• Click the START button. You should see the progress of the flashing in the bar at the bottom of the tool window
  • Wait until the Download Panel 1 shows a green box that says FINISH
  • Start the Arduino IDE
  • Select the COM port of the USB-serial adapter from the Tools > Port menu
  • Tools > Serial Monitor
  • Select 115200 from the baud rate menu at the bottom right corner of the Serial Monitor window
  • Select "Both NL & CR" from the menu next to the baud rate menu at the bottom right corner of the Serial Monitor window
  • Click on the text input box at the top of the Serial Monitor window
  • Type AT+GMR
  • Press Enter
  • You should now see a listing of the AT firmware version, SDK version, and compile time shown in the Serial Monitor. This indicates that the AT firmware was installed successfully.

Thanks for laying out such a detailed set of instructions! That actually gave me different results when using the ESP flash tool. It looked like it worked, and said the esp8266 was successfully flashed. Now, when we try to send AT commands, it still doesn't respond. What I am now thinking is we're using the wrong FTDI cable.

This is similar to the cable I'm using. It's a FTDI console cable meant for windows. Here is the cable I currently own. Would getting this FTDI cable work much better than this FTDI FT232 breakout board? Are they virtually the same things?

Everything you listed in the instructions works, but we may be using the wrong cable. Again, I appreciate you helping out so much!

The cable you have should work. The only limitation of those is they don't break out the DTR or CTS pin, which is used for auto reset but the Huzzah doesn't support auto reset and that's only necessary for uploading sketches anyways so that's not important in this case.

If the firmware flashing was successful it shows that serial communication is working. I actually haven't used the latest AT firmware version, the version was at 2.0.0 the last time I did this. I also haven't used the Huzzah. My experience with AT firmware is limited to those ESP8266 shields. The instructions above were originally written for the shield but I modified them to account for the Huzzah having GPIO0 and reset buttons and also I wasn't sure about the flash configuration so I made that part of the instructions generic so it could be used to determine the appropriate firmware files and addresses for any flash configuration.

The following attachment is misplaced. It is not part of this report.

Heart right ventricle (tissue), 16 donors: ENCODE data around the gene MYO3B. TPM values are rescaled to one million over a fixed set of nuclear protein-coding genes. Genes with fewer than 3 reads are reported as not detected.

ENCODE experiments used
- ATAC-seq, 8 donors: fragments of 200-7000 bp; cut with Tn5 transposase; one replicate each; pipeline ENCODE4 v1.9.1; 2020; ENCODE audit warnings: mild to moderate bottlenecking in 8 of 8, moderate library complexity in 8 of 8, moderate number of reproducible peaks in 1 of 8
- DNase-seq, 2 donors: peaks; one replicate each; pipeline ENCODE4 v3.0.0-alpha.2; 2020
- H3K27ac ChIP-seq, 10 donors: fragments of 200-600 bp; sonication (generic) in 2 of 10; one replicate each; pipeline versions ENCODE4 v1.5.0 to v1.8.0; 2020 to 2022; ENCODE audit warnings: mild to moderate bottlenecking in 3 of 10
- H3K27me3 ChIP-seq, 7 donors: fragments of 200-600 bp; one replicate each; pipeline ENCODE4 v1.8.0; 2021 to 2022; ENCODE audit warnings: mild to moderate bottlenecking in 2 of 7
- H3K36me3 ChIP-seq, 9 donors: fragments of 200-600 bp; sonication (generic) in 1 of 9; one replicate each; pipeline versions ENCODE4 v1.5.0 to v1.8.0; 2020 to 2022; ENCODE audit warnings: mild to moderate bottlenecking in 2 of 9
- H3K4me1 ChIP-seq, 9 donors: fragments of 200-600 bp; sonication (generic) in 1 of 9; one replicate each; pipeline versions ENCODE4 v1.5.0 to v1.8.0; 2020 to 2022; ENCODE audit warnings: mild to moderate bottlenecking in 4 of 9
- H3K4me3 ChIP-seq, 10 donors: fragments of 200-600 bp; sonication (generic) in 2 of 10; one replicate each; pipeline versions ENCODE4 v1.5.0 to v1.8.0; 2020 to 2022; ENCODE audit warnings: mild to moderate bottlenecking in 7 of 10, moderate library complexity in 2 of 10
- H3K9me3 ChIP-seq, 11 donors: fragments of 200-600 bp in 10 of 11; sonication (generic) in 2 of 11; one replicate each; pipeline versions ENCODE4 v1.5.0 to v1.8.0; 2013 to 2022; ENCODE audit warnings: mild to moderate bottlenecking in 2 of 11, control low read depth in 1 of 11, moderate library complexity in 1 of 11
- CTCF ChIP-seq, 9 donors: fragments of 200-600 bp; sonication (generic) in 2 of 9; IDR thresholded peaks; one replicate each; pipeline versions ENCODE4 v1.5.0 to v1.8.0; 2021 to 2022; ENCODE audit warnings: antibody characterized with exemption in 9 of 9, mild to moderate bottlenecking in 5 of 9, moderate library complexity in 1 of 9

So, here are the results from flashing the esp8266 huzzah with the NONOS SDK v2.0.0. This pretty much states the AT commands are working as intended, right? Should I be using some kind of program that reads serial data like Putty or Realterm? I've tried using both those programs, but they are a little difficult to use with all the buttons on there.

I think I spotted the problem. You forgot to check the boxes to the left of each of the firmware files in the "Download Path Config" section.

This pretty much states the AT commands are working as intended, right?

No, it states that the flashing process was successful, which means that the serial communication is working correctly but doesn't tell you anything about the functionality of the AT commands.

Should I be using some kind of program that reads serial data like Putty or Realterm? I've tried using both those programs, but they are a little difficult to use with all the buttons on there.

You can use those if you like. I recommended Serial Monitor in the instructions because every Arduino user already has that installed.

Oh, I forgot to show the image of the esp flasher with the checked downloaded boxes. I did actually check all the boxes, up until the DeviceMasterKey Folder Path. That option was left blank.

That console output is what resulted after I checked the boxes for the downloads.

Is there any reason why the AT+GMR command didn't work from the arduino serial monitor? Could the esp module be broken?

Try uploading this sketch to it using the Arduino IDE and the ESP8266 core for Arduino:

void setup() {

void loop() {

If it uploads and repeatedly prints "hello" to the Serial Monitor that indicates it's working. Keep in mind that after you upload a sketch the AT firmware you flashed is erased.

Ok, we tried that piece of code, and it for sure prints out Hello. Although, it prints out some garbage first. Is this normal, or does it indicate any kind of malfunction?

We're currently gonna take a break for the weekend, but will try some kind of AT command testing on Monday.

It's normal for the ESP8266 to print some stuff to serial when it starts up and at other times. There is some debug output from the bootloader at startup but that's at 74800 baud, which should be gibberish at 9600.

It will print a crash dump at whatever baud rate you set in Serial.begin() if it crashes.

It will also print some debug output at 115200 baud after it crashes.

I have solved the issue, and the esp Huzzah now responds to AT commands.

This post is for those who are having problems with their esp8266 Huzzah communicating to an Arduino Mega. What worked were the above steps laid out by Pert for flashing. His code to send AT commands through the arduino serial monitor also works. Just follow what he posted.

The firmware version we used was the NONOS SDK v2.0.0, which is not the latest version. Here is the fritzing diagram on how we set up the esp Huzzah with the mega:

Below is the code that worked for creating a web client that controls an LED. We tweaked it a little to test some servos and motors out, and it works well. There is a little lag, but that requires more research.